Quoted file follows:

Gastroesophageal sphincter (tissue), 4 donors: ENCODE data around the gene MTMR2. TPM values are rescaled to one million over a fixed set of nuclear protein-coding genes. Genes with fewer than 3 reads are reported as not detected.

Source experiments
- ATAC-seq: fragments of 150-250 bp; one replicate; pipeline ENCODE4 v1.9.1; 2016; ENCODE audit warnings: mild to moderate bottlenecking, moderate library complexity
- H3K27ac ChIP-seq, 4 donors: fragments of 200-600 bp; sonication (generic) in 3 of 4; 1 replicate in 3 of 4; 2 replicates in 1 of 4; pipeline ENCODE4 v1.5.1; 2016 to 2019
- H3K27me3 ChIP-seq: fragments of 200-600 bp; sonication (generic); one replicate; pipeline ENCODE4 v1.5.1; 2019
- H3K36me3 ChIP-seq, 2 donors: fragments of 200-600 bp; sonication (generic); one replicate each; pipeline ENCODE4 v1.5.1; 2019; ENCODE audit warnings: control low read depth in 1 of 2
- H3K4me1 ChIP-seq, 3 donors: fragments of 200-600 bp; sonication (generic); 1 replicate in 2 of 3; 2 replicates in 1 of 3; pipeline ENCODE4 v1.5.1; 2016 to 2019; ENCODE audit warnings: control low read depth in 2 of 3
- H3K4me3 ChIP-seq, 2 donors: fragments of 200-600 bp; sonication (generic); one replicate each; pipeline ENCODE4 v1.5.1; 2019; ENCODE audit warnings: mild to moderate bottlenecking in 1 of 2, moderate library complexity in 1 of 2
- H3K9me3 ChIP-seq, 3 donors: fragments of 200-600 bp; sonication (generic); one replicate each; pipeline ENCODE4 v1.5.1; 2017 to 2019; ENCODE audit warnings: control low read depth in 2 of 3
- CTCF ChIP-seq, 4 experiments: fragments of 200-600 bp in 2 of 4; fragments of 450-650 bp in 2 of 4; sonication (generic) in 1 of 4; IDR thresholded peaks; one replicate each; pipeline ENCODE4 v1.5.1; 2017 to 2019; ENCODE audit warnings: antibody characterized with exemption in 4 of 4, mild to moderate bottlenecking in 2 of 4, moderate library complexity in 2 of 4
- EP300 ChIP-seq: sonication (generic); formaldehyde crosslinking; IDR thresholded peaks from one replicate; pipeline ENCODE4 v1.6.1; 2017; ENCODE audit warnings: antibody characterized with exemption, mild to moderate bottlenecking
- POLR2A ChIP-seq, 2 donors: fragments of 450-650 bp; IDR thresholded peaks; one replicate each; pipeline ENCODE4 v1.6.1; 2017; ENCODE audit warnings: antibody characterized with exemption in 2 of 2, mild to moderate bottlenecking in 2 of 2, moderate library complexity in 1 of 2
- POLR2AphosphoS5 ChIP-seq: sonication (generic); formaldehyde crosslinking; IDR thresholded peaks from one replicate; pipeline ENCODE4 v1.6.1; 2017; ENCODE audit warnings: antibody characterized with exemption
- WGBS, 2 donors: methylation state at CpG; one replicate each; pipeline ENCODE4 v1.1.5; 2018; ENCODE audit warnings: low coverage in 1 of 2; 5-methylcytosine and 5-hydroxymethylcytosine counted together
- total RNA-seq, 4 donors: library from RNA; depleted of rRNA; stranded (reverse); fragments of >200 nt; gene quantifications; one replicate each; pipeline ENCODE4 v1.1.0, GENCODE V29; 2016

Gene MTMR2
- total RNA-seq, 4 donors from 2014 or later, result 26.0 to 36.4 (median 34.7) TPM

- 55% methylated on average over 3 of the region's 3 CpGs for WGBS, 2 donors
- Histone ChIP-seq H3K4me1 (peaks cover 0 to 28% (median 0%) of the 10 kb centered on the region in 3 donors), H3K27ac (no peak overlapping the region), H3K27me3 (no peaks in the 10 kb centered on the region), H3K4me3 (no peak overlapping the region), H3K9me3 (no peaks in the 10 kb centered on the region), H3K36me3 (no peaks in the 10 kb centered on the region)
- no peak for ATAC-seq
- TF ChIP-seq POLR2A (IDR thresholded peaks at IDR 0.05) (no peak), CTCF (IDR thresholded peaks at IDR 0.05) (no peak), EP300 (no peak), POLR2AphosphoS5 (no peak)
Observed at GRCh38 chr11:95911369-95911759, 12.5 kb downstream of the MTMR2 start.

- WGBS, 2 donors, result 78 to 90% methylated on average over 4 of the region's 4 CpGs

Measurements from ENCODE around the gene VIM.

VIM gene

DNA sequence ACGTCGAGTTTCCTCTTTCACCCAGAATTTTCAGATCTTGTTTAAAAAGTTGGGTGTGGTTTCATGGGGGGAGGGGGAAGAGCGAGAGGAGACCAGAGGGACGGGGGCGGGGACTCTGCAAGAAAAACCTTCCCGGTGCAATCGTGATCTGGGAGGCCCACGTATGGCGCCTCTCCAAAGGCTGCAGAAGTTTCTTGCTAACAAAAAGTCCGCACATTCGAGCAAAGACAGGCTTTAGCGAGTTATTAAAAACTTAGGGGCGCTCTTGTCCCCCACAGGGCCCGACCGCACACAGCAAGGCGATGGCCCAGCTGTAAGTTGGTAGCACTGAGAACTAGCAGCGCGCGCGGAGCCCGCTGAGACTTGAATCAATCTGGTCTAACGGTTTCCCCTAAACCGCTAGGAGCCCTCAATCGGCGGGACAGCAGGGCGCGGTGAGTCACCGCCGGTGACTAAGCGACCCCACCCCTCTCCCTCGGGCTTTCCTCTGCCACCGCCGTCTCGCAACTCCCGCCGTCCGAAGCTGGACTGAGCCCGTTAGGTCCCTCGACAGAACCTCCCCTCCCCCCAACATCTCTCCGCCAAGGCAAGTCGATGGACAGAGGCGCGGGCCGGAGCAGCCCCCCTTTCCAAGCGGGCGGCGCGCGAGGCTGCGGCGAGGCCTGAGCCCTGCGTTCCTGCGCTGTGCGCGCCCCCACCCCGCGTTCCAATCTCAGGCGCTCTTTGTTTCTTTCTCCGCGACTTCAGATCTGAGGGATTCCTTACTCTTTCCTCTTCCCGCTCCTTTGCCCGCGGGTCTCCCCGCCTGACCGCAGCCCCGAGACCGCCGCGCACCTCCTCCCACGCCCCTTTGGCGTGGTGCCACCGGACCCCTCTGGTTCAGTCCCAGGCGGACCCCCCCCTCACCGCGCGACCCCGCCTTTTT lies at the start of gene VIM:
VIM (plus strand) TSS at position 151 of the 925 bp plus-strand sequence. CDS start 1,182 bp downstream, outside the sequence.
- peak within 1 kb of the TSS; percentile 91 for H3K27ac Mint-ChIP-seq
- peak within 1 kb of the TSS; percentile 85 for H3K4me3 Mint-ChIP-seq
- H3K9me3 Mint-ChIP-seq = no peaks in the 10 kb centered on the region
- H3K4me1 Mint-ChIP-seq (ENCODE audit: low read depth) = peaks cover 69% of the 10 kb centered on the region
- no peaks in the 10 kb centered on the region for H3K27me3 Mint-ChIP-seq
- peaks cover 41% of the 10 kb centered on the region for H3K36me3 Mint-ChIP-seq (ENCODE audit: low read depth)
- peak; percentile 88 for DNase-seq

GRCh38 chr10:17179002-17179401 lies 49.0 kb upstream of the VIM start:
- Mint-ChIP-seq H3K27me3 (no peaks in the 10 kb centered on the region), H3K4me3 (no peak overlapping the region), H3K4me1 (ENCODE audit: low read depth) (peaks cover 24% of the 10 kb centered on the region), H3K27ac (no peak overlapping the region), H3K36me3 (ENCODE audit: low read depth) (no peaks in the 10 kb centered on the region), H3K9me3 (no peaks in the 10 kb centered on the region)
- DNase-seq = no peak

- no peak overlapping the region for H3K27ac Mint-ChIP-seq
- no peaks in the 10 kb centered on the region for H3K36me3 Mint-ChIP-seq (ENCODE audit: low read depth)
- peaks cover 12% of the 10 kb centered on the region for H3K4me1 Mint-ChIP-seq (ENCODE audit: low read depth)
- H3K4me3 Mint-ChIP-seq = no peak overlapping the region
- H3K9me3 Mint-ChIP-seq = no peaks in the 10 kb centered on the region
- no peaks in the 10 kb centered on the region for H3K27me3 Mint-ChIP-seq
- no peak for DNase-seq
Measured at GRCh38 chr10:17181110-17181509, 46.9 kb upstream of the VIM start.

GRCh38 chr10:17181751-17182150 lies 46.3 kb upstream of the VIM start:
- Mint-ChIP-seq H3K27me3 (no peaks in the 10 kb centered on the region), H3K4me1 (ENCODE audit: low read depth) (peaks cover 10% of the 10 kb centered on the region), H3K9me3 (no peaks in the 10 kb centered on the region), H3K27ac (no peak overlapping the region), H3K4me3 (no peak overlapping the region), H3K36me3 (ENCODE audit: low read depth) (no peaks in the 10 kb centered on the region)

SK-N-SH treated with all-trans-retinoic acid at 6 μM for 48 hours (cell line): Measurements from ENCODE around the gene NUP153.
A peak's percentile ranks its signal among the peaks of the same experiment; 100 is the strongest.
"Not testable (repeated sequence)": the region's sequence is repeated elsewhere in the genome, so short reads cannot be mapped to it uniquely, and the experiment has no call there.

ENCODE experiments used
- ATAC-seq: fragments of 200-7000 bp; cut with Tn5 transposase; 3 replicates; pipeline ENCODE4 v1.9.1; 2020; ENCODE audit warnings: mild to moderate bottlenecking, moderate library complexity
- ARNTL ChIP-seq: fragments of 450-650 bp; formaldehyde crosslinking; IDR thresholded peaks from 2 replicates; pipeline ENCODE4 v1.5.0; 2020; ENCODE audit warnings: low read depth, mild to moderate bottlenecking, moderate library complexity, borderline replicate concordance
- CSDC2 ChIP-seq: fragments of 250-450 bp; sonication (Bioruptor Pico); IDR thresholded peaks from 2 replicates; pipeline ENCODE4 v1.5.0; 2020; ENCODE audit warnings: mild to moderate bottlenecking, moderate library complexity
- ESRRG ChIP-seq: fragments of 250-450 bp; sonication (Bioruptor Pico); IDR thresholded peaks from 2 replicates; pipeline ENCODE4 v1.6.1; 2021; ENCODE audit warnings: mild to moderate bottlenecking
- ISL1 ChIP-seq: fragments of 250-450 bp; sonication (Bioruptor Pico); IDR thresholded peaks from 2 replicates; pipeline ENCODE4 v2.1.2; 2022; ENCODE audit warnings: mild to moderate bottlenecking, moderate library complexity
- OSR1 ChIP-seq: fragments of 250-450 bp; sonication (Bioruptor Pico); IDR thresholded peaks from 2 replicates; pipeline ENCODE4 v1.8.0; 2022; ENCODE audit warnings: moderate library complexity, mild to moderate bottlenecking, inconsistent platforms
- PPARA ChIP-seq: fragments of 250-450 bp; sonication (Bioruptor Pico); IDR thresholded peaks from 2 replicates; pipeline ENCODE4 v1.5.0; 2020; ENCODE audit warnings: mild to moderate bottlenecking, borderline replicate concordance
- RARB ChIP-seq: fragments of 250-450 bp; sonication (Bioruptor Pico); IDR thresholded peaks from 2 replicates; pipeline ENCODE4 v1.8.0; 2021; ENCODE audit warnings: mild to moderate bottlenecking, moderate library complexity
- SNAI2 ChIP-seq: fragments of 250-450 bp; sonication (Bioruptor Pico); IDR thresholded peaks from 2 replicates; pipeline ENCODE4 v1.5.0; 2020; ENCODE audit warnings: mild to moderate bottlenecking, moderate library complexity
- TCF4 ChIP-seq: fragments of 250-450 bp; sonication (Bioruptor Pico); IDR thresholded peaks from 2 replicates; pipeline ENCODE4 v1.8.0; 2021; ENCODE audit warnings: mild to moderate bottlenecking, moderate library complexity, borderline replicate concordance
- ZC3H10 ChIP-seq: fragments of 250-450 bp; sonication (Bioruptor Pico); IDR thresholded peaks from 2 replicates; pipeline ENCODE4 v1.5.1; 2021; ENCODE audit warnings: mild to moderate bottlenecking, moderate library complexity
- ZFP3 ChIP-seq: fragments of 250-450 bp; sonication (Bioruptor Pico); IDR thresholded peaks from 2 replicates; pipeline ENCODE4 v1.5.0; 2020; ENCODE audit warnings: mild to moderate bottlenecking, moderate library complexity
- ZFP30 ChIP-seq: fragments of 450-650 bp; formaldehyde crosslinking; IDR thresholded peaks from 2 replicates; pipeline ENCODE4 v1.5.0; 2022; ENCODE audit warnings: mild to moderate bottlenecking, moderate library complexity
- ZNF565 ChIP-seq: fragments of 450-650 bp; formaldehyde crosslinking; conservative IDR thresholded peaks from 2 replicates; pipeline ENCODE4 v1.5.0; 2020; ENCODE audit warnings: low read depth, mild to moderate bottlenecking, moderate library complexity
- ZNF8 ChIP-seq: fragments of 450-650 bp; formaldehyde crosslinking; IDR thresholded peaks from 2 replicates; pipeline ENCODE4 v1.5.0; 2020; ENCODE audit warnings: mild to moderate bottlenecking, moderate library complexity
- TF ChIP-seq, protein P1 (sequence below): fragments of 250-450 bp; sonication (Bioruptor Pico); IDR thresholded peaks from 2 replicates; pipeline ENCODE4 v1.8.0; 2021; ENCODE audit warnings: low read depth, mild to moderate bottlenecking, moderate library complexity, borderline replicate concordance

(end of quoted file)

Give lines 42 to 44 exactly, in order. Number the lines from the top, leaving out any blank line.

- H3K9me3 Mint-ChIP-seq = no peaks in the 10 kb centered on the region
- no peaks in the 10 kb centered on the region for H3K27me3 Mint-ChIP-seq
- no peak for DNase-seq